Technological innovation continues to evolve healthcare delivery, increasing ease of care, driving cost and process efficiencies and, ultimately, generating better patient outcomes. As a result, the global connected health market, valued at $1.86 billion in 2017, is projected to reach $10.16 billion in 2024.
Evolving use cases for connected health are helping drive growth but, equally importantly, there is a clear demand from the healthcare consumer market. In fact, 78% of consumers indicate a desire to be able to choose from a variety of healthcare providers, including the ability to receive virtual care from specialists at a distance. In addition, 78% of patients who have had hospital stays recently say that at least some of their in-person engagements could have taken place virtually. Of course, cost is also a factor, and 54% would opt for less expensive home-based care over more expensive traditional alternatives.
As new products and use cases emerge for connected healthcare, providers will have an opportunity to leverage them to drive more effectively manage health conditions. While momentum is building, continued growth of the market and increased use of connected health solutions requires effective integration of the technologies into existing healthcare delivery systems.
Connected health training
Currently, the majority of healthcare companies are not providing training on new technologies that can enable physicians and staff to work more efficiently and serve more patients without increasing their overall workloads. However, the majority of healthcare employees place high value on training that would help them become better equipped to handle evolving healthcare demands. A better understanding of connected health technologies and their benefits to providers – particularly in terms of increasing process efficiencies – may help reduce the stress on physicians and staff who are already feeling the burden of a shortage of healthcare professionals.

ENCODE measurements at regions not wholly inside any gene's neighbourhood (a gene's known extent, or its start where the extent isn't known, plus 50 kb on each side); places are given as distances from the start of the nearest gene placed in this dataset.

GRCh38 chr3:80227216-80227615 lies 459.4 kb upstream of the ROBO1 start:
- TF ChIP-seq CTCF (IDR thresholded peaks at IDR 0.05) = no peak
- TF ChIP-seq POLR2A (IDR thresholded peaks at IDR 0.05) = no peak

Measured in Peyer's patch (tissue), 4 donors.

Understanding the value
There is often a fear that new technologies like artificial intelligence and automation will be used to replace employees. The truth is quite the opposite. Considering an aging population and an already existing shortage of physicians, healthcare providers should embrace solutions that can drive efficiencies in healthcare delivery. Connected health solutions are poised to create more efficient processes that will allow physicians and other staff to spend more time caring for more patients and less time dealing with data collection, entry, reporting, and analysis. The end result is more and better information with which to make informed and timely healthcare decisions, creating better outcomes.
Buy-in drives adoption
Physicians have a critical role as healthcare influencers. Because of their role as experts, along with cultivated relationships as trusted advisors, patients look to their doctors for the best healthcare advice. It’s not surprising, then, that two-thirds of American consumers would use a connected health device if their physicians recommended it. Considering that level of influence, buy-in from physicians will be a driver of growth for connected care.
This week’s HIMSS 2019 conference in Orlando offers an abundance of discussion and education around connected health to help advance the market. Trapollo has been on-site all week with a presence in the Cox Business booth (Booth 1469).
If you weren’t able to visit us in person at HIMSS, visit us online here to learn more about the opportunities connected healthcare presents.